# does tension in the string affect its equilibrium?

In my textbook (Sears and Zemansky's University Physics), it is written that the vector sum of the forces on the rope is zero, however the tension is 50 N. Then is tension different than the force? And if not, then why force is zero while tension is not?

A body that has pulling forces applied at its ends, such as the rope in Fig 4.27, is said to be in tension. The tension at any point is the magnitude of force acting at that point (see Fig 4.2c). In Fig 4.27b, the tension at the right end of the rope is the magnitude of $\vec{\mathbf{F}}_{M\ on\ R}$ (or of $\vec{\mathbf{F}}_{R\ on\ B}$). If the rope is in equilibrium and if no forces act except at its ends, the tension is the same at both ends and throughout the rope. Thus if the magnitudes of $\vec{\mathbf{F}}_{B\ on\ R}$ and $\vec{\mathbf{F}}_{M\ on\ R}$ are $50\ \rm N$ each, the tension in the rope is $50\ \rm N$ (not $100\ \rm N$). The total force vector $\vec{\mathbf{F}}_{B\ on\ R}+\vec{\mathbf{F}}_{M\ on\ R}$ acting on the rope in this case is zero!

• Hi, welcome to Physics SE! Do not post pictures of the text; instead use typed-out, formatted text. It makes the content index-able by search engines, and shows up better on different devices' displays. For formulae, try MathJax instead. I've edited it here. – user191954 Aug 2 '18 at 13:30

Assuming the block isn’t accelerating, the sum of the external forces on the rope is zero. But tension is an internal force. You know it exists because if you cut the rope the Mason will go flying. To determine the amount of tension force, you can cut the string removing one end, say the block end, and replace it with the force necessary to maintain equilibrium (Free body diagram). That force has to be equal and opposite to the force exerted by the Mason on the right end. That’s the tension in the string.

Each element of the rope is subjected to two forces which are equal in magnitude and opposite in direction so the net force on each element of the rope is zero.
One of the forces on the left side of the element is due to the left hand part of the rope adjacent to the element pulling left and the other force on the right side of the element is due to the right hand part of the rope adjacent to the element pulling right.

At the end of the rope, the rope is exerting a force on the anchor point holding the rope in position and the anchor point is exerting an equal in magnitude and opposite in direction force on the rope.

All the forces in the rope are called the tension.

Overall if the rope is not accelerating (or is massless) the net force on the rope is zero.

You can think of a rope as transferring a force from one position to another and also changing the direction of a force if there is a bend in the rope eg due to a pulley.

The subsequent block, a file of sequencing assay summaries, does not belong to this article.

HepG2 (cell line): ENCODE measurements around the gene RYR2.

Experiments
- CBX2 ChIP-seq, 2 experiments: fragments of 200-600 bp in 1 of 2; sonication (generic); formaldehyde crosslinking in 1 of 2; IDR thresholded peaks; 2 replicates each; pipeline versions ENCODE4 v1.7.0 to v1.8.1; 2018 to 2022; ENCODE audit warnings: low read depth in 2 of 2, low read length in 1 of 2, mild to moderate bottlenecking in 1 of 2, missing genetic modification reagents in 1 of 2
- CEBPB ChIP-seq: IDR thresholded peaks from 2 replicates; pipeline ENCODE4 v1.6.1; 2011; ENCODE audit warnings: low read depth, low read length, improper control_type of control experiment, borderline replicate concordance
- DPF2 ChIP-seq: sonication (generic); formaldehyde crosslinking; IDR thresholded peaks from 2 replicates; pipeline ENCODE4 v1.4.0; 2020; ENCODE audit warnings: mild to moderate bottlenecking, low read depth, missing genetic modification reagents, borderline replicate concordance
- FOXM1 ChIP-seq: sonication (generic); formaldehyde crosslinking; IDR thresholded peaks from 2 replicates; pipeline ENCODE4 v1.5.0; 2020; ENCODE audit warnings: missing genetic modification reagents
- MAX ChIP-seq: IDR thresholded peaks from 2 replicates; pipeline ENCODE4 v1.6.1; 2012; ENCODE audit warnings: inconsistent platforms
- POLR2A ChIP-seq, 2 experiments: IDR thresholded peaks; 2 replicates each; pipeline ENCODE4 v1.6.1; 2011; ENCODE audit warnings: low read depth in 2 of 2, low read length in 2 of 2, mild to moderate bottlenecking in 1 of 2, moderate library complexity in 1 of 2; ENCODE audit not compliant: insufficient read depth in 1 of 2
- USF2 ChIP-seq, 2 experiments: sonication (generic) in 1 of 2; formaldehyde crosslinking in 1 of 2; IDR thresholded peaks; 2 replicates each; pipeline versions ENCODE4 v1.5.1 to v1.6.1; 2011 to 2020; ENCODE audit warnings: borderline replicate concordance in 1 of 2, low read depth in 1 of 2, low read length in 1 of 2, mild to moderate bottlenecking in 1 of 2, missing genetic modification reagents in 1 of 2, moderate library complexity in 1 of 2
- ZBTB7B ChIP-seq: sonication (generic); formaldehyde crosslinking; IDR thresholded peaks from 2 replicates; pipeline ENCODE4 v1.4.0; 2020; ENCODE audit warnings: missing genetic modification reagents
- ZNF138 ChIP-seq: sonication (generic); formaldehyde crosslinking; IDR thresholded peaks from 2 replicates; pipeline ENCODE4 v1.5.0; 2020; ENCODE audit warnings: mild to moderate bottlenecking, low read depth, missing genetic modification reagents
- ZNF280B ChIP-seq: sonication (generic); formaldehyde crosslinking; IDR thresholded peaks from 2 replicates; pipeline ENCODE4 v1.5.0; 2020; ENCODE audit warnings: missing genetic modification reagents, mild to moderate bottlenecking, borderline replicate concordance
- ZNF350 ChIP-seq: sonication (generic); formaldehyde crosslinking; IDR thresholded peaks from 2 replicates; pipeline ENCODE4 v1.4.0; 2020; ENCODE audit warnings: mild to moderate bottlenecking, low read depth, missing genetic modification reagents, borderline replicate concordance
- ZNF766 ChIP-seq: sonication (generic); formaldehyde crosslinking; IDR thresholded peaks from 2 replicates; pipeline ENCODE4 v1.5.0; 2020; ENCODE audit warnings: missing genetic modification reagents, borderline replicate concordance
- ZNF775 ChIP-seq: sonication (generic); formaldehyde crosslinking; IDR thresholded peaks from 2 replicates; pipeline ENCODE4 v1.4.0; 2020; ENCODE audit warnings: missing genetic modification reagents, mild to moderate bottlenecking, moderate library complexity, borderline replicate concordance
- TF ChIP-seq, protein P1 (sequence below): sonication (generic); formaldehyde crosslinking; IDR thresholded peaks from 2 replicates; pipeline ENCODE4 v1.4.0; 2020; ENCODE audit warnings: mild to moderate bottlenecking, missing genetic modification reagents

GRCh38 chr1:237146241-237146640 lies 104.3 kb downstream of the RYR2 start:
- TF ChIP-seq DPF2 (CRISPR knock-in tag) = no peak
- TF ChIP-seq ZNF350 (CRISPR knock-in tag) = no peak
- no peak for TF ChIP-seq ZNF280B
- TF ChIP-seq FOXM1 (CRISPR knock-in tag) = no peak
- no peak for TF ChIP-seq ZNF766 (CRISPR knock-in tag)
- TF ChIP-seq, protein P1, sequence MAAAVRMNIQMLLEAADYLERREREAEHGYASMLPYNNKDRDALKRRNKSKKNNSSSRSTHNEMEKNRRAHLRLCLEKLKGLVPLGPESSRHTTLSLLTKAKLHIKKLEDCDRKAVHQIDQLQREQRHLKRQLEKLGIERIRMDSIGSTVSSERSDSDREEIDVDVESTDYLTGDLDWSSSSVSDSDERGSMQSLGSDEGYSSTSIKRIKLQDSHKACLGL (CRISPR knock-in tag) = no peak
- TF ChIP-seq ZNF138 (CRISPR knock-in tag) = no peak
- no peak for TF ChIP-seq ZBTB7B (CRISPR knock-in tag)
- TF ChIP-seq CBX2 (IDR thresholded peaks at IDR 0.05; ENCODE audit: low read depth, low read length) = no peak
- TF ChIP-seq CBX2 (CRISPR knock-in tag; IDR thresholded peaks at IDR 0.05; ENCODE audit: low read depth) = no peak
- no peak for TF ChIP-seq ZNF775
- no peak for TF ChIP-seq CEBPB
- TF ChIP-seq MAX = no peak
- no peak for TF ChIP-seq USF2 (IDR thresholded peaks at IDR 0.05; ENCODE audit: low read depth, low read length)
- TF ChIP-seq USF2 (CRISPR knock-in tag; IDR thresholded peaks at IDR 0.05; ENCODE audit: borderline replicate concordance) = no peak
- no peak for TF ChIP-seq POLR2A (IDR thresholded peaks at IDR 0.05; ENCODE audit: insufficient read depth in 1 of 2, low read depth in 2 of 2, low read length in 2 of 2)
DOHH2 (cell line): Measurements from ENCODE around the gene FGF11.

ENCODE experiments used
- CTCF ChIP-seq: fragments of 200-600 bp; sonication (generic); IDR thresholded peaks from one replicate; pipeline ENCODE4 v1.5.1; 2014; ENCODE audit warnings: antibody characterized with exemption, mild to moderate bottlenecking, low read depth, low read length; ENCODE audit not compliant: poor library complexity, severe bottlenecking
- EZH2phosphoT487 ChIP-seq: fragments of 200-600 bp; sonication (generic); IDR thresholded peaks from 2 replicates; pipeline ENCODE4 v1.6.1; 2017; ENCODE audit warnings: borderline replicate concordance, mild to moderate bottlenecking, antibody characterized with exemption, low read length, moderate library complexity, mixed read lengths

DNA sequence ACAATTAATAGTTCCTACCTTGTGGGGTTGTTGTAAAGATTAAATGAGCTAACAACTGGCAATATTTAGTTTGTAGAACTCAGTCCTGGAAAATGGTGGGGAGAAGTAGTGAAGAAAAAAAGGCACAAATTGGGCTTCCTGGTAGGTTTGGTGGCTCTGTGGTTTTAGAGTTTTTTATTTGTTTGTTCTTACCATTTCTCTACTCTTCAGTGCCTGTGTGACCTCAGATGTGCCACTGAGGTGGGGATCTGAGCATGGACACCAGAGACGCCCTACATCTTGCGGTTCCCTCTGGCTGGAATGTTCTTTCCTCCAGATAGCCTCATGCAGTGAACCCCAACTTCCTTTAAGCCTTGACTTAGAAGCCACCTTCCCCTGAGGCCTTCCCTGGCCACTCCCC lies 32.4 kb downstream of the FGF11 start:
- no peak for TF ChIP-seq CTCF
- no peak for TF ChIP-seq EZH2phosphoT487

If you pull the ends of a rope with equal and opposite forces (F on the right hand end and –F on the left hand end), the resultant force on the rope is zero.

But the rope will be in a different state from the state it would be in if no forces were being exerted on it. We say that the rope is under tension.

Tension is quantifiable. Consider any cross-section of the wire at any distance along it. The section, R, of rope to the right of the cross-section will be pulling the section, L, of rope to the left of the cross-section with a force F, and the section, L, of rope will be pulling the section, R, of rope with a force –F. We say that the tension in the rope is of size F. Both L and R, will individually be in equilibrium, assuming that the rope is not accelerating; indeed that's how we could deduce the "internal forces" I've just described.

So tension isn't strictly a force, but a rope under tension F will require forces ±F at either end to keep it in equilibrium, and by Newton's third law, will exert forces –F and +F on whatever it's attached to at either end.

Okay, I am a student myself so please re-read it if you don't get at once.

Your textbook says that the Sum of all forces on the rope is zero and yes it is because the rope is in equilibrium.

To understand this first answer these questions,

• Is the rope moving? (Hint: No)
• Is the rope pulling the wall? (Yes)
• Is the rope pulling the man? (Yes)

I hope that you know the answers to these questions. (Hint: Read laws of motion)

Now, the man is applying a force on the rope. If there was no force counter acting this then the rope should move right..? Yes, but it is not moving. That means that there is a force on the rope acting in the opposite direction. That is the force exerted on the rope by the wall and that force is equal to the force applied by the man.

So the net force on the wall adds up to zero. I think this is a good answer for your second question, https://physics.stackexchange.com/a/221169/202990.